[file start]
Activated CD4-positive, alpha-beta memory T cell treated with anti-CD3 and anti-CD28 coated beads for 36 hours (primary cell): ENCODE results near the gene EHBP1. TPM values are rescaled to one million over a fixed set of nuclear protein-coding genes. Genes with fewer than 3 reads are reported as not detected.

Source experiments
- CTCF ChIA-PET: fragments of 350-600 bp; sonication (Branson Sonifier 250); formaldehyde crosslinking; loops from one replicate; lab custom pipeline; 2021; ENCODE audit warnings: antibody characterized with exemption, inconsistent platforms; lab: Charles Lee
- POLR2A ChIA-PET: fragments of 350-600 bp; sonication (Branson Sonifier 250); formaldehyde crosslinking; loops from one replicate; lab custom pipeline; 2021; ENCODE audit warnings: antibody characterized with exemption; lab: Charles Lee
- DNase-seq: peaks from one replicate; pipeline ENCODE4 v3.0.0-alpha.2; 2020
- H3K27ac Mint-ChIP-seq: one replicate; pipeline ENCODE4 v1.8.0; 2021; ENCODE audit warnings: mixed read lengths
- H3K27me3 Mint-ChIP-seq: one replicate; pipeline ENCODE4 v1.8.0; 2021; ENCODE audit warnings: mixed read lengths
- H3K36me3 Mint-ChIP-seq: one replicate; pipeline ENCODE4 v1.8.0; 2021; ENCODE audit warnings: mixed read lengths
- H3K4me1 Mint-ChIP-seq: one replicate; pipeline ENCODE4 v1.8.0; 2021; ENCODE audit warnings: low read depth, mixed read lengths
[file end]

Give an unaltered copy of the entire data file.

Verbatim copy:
Activated CD4-positive, alpha-beta memory T cell treated with anti-CD3 and anti-CD28 coated beads for 36 hours (primary cell): ENCODE results near the gene EHBP1. TPM values are rescaled to one million over a fixed set of nuclear protein-coding genes. Genes with fewer than 3 reads are reported as not detected.

Source experiments
- CTCF ChIA-PET: fragments of 350-600 bp; sonication (Branson Sonifier 250); formaldehyde crosslinking; loops from one replicate; lab custom pipeline; 2021; ENCODE audit warnings: antibody characterized with exemption, inconsistent platforms; lab: Charles Lee
- POLR2A ChIA-PET: fragments of 350-600 bp; sonication (Branson Sonifier 250); formaldehyde crosslinking; loops from one replicate; lab custom pipeline; 2021; ENCODE audit warnings: antibody characterized with exemption; lab: Charles Lee
- DNase-seq: peaks from one replicate; pipeline ENCODE4 v3.0.0-alpha.2; 2020
- H3K27ac Mint-ChIP-seq: one replicate; pipeline ENCODE4 v1.8.0; 2021; ENCODE audit warnings: mixed read lengths
- H3K27me3 Mint-ChIP-seq: one replicate; pipeline ENCODE4 v1.8.0; 2021; ENCODE audit warnings: mixed read lengths
- H3K36me3 Mint-ChIP-seq: one replicate; pipeline ENCODE4 v1.8.0; 2021; ENCODE audit warnings: mixed read lengths
- H3K4me1 Mint-ChIP-seq: one replicate; pipeline ENCODE4 v1.8.0; 2021; ENCODE audit warnings: low read depth, mixed read lengths